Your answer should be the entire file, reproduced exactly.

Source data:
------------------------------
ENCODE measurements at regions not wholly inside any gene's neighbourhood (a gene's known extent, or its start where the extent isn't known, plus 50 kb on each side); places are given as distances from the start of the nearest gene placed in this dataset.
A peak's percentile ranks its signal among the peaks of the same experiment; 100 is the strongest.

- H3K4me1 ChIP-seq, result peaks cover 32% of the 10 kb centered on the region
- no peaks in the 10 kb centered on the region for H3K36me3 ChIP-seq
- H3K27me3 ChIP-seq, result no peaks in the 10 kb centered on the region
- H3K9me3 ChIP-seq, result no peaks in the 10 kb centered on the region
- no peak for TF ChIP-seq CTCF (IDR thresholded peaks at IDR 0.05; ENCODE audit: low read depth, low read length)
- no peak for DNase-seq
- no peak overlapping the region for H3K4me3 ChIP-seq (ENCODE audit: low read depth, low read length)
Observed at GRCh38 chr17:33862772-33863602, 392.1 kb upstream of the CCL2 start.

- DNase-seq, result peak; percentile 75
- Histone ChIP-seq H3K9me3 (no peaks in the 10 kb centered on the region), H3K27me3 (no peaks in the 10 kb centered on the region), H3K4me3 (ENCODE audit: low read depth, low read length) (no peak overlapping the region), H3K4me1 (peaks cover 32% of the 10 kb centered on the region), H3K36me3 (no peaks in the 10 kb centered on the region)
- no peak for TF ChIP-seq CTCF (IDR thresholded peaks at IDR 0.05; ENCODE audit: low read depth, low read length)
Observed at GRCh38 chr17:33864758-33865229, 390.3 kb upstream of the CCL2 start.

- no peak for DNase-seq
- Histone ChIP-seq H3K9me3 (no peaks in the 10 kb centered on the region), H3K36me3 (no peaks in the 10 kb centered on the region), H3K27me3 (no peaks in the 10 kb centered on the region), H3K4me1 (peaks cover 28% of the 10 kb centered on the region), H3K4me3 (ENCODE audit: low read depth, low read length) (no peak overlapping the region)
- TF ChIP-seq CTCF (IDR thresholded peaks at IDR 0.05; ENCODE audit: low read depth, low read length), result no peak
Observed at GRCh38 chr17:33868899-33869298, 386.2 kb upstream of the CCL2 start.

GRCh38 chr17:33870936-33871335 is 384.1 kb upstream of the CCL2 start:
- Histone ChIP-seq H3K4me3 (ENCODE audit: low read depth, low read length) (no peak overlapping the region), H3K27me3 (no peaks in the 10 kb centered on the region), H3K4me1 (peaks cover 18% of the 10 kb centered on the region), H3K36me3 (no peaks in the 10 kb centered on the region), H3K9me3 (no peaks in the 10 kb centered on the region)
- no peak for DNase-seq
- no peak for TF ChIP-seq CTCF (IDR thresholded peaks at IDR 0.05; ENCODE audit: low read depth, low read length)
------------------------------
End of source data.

ENCODE measurements at regions not wholly inside any gene's neighbourhood (a gene's known extent, or its start where the extent isn't known, plus 50 kb on each side); places are given as distances from the start of the nearest gene placed in this dataset.
A peak's percentile ranks its signal among the peaks of the same experiment; 100 is the strongest.

- H3K4me1 ChIP-seq, result peaks cover 32% of the 10 kb centered on the region
- no peaks in the 10 kb centered on the region for H3K36me3 ChIP-seq
- H3K27me3 ChIP-seq, result no peaks in the 10 kb centered on the region
- H3K9me3 ChIP-seq, result no peaks in the 10 kb centered on the region
- no peak for TF ChIP-seq CTCF (IDR thresholded peaks at IDR 0.05; ENCODE audit: low read depth, low read length)
- no peak for DNase-seq
- no peak overlapping the region for H3K4me3 ChIP-seq (ENCODE audit: low read depth, low read length)
Observed at GRCh38 chr17:33862772-33863602, 392.1 kb upstream of the CCL2 start.

- DNase-seq, result peak; percentile 75
- Histone ChIP-seq H3K9me3 (no peaks in the 10 kb centered on the region), H3K27me3 (no peaks in the 10 kb centered on the region), H3K4me3 (ENCODE audit: low read depth, low read length) (no peak overlapping the region), H3K4me1 (peaks cover 32% of the 10 kb centered on the region), H3K36me3 (no peaks in the 10 kb centered on the region)
- no peak for TF ChIP-seq CTCF (IDR thresholded peaks at IDR 0.05; ENCODE audit: low read depth, low read length)
Observed at GRCh38 chr17:33864758-33865229, 390.3 kb upstream of the CCL2 start.

- no peak for DNase-seq
- Histone ChIP-seq H3K9me3 (no peaks in the 10 kb centered on the region), H3K36me3 (no peaks in the 10 kb centered on the region), H3K27me3 (no peaks in the 10 kb centered on the region), H3K4me1 (peaks cover 28% of the 10 kb centered on the region), H3K4me3 (ENCODE audit: low read depth, low read length) (no peak overlapping the region)
- TF ChIP-seq CTCF (IDR thresholded peaks at IDR 0.05; ENCODE audit: low read depth, low read length), result no peak
Observed at GRCh38 chr17:33868899-33869298, 386.2 kb upstream of the CCL2 start.

GRCh38 chr17:33870936-33871335 is 384.1 kb upstream of the CCL2 start:
- Histone ChIP-seq H3K4me3 (ENCODE audit: low read depth, low read length) (no peak overlapping the region), H3K27me3 (no peaks in the 10 kb centered on the region), H3K4me1 (peaks cover 18% of the 10 kb centered on the region), H3K36me3 (no peaks in the 10 kb centered on the region), H3K9me3 (no peaks in the 10 kb centered on the region)
- no peak for DNase-seq
- no peak for TF ChIP-seq CTCF (IDR thresholded peaks at IDR 0.05; ENCODE audit: low read depth, low read length)